Question: I own a small piece of vacation property up on the coast that I inherited a few years ago. My aunt lived there, and my wife and I stayed up there for a while until we permanently moved down to Davis.
We have put the house up on rental websites like AirBnB, and we still go back and use the place ourselves frequently. From the back of the property, there is a well-worn path that cuts, in part, over the neighbor’s property in order to get down to a park that ultimately connects to the beach. I know that my aunt would take the path for evening walks because I would do so with her.
The neighbor never objected to my aunt and not to my wife and me using the path, but he recently built a fence blocking access to the pathway at his property line. My wife and I spoke with him about the fence, and he told us that the use of the path was getting out of control – that our “constant stream” of guests are too disruptive.
I told him that I always thought and still believe there is an easement for the path, but he told us that he spoke with his lawyer who told him that the law prevents a public easement across his land to get to the park. The pathway from the backyard that eventually leads to the beach is a big draw for our guests and a real benefit for the property. Without it, you have to make a long drive all the way inland and then cut all the way back to get to the beach. What rights do we have to use the path? How do we get him to remove the fence?
Answer: There have been some high-profile cases about the public’s right to access the beach, but you indicate that the beach here is accessible from the park. Your question is about your ability to access the park over your neighbor’s property.
You are correct that the issue is about an easement, the right to use the land of another. A person may own real property, but ownership of property is not absolute. A neighboring property owner like you may have a right of use over the land of another. While some easements are specified for only a particular person’s use, others are classified as “appurtenant,” which means that the easement is connected to the property. Such an easement “runs with the land,” and the right of use extends to future owners like you.
The terms of an easement are usually set forth in the legal description of real property in the grant deed. For example, your neighbor’s deed might include language that reserves the right to use the path to you as owner of your parcel. If you have an express easement over your neighbor’s property, he cannot interfere with your use of the land. The fence will have to come down.
Even if you do not have an express easement, you may have acquired a right of use from your longstanding use of the property. Your aunt’s use of the property, your use of the property, and even your guests’ use of the property may have ripened into a “prescriptive easement” over your neighbor’s land. When a person can show that the land of another has been used in a certain manner over a certain period of time, it may be possible to obtain a prescriptive easement over that land. Like an express easement, the existence of a prescriptive easement prevents your neighbor from interfering with your use.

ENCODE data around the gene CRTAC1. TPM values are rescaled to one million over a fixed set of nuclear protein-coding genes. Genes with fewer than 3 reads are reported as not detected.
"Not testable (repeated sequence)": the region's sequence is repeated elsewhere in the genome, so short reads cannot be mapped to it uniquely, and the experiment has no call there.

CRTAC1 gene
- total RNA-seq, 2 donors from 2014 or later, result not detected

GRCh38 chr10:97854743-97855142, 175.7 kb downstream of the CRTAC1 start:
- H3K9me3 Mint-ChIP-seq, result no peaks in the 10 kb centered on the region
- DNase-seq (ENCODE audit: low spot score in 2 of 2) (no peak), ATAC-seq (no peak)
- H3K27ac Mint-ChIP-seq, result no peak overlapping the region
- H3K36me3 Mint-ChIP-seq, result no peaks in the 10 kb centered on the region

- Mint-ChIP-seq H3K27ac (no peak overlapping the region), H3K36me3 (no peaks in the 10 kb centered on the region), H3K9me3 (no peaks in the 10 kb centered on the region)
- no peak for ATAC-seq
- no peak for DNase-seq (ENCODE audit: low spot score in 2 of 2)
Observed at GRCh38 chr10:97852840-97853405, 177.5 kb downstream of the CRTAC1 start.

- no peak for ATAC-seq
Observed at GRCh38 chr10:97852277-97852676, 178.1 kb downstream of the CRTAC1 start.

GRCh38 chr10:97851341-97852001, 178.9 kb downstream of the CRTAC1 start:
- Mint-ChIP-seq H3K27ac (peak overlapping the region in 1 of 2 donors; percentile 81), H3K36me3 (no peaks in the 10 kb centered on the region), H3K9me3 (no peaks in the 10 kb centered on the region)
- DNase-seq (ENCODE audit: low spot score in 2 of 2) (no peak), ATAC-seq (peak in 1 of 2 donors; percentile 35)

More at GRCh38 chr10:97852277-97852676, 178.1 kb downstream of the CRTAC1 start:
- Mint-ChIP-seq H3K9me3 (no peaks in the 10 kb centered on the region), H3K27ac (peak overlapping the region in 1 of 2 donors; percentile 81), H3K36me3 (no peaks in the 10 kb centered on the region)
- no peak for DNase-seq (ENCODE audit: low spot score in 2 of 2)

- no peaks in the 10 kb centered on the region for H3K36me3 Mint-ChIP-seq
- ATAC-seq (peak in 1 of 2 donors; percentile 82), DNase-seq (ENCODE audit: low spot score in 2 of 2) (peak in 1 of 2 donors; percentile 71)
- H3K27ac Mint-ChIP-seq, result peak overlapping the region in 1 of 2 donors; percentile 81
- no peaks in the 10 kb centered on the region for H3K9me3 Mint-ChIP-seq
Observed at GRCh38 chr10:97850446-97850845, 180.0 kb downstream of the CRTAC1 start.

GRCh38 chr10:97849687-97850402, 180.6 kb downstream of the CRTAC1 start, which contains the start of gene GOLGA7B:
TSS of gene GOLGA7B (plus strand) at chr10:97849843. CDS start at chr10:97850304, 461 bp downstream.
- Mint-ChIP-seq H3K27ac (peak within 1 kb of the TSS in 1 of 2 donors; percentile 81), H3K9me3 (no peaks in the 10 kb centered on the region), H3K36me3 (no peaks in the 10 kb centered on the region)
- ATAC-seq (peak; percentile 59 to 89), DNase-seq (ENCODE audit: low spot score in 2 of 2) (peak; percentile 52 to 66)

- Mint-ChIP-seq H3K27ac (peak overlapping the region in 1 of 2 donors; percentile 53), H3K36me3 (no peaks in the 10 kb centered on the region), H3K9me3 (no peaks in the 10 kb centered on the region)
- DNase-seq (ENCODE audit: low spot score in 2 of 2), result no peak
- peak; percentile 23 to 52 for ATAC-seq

Your neighbor raises an interesting issue regarding the path’s connection to the park. Back in the early 1970s, the California Supreme Court determined that a private landowner, who allows the public to use the land for recreational purposes, could effectively transfer a right to use the land to the public. This is known as an “implied dedication.” After the court decision, private landowners were confronted with the fear that public use of their private property might result in loss of rights. So the state legislature created a statute to offer protection of private property rights against the creation of an easement by the general public.
It sounds like your neighbor is saying that you can’t have an easement because this law prevents you from getting one. The law prevents the development of a public easement for use by the public. Your use, however, is entirely private. The AirBnB guests may appear to be the “general public” to your neighbor, but their use of the path is tied to their staying in and renting your residence. This is private use.
You should contact a real estate attorney to advise you in this matter, particularly since your neighbor appears to have representation. It would appear that your neighbor’s main issue is with your guests’ use, and perhaps the two attorneys may be able to work out a compromise that saves you all from court action. But if you and your neighbor cannot work this out, you will likely need to go to court to get the fence taken down and get back your path.
Preston Morgan is a partner at Kopper, Morgan & Dietrich, a Davis law firm providing family law, estate planning and trust litigation representation. His column is published every other week in the Davis Enterprise. To pose a question to Preston Morgan, contact him at https://kopperlaw.com.
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